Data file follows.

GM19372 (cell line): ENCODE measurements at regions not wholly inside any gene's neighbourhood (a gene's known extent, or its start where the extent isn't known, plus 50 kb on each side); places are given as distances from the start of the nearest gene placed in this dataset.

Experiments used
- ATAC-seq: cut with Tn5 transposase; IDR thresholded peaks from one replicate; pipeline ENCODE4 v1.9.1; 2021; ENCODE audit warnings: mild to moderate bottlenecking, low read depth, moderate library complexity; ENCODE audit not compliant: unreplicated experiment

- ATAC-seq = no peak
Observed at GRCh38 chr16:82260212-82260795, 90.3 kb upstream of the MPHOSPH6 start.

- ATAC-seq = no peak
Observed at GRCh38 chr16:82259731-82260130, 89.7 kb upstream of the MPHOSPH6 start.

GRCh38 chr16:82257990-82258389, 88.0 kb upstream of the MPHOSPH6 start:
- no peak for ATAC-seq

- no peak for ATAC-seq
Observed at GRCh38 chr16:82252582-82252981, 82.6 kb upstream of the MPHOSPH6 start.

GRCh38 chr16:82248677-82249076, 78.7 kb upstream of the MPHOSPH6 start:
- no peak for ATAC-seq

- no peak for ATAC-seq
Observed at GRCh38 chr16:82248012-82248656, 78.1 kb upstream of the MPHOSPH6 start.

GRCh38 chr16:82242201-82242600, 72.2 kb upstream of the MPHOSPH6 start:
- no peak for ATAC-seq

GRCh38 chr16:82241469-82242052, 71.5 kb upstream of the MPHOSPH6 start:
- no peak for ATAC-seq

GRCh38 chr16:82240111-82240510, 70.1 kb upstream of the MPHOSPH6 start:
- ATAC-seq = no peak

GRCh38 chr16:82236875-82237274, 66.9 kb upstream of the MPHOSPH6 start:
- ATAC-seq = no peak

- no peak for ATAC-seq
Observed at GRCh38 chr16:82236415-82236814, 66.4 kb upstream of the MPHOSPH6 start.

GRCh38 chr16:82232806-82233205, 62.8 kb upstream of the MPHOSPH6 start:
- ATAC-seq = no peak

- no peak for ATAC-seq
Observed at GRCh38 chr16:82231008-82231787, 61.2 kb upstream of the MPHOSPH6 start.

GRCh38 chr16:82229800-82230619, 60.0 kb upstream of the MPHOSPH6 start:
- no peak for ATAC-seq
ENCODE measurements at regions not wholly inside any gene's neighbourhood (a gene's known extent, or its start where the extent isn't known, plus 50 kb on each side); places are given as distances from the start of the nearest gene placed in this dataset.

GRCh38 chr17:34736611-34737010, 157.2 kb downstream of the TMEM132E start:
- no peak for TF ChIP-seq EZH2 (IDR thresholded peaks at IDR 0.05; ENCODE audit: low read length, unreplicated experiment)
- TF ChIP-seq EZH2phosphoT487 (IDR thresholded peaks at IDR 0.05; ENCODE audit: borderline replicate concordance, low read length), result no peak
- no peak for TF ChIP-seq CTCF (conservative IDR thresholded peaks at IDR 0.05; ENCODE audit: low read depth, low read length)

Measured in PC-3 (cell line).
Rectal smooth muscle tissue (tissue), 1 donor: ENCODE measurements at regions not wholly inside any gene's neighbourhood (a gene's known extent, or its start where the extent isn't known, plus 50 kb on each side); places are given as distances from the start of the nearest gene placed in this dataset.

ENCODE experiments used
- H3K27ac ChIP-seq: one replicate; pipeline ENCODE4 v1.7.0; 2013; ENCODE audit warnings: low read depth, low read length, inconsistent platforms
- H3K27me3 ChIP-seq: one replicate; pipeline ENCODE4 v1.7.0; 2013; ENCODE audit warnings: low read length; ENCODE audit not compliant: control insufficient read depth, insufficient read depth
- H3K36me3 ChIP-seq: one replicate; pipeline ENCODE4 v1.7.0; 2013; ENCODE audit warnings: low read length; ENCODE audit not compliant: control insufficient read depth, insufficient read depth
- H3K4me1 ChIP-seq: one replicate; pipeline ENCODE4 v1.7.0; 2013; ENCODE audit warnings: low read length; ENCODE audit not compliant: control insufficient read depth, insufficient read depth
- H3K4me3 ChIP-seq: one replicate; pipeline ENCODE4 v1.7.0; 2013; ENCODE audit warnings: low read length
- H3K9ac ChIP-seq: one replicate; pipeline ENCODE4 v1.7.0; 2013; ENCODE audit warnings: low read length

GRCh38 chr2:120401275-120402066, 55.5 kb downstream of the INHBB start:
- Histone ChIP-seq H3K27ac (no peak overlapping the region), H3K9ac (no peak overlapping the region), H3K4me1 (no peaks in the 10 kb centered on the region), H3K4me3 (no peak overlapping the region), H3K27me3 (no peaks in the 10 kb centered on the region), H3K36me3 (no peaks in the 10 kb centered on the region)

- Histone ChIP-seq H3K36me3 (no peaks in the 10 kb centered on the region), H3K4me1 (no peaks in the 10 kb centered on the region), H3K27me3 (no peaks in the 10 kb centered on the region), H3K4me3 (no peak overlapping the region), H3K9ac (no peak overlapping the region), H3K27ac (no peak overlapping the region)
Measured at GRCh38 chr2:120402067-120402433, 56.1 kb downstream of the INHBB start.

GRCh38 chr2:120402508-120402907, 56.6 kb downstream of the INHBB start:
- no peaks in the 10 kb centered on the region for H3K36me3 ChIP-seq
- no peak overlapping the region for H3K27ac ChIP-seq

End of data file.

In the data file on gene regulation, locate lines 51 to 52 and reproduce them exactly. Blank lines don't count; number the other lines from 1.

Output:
- no peaks in the 10 kb centered on the region for H3K36me3 ChIP-seq
- no peak overlapping the region for H3K27ac ChIP-seq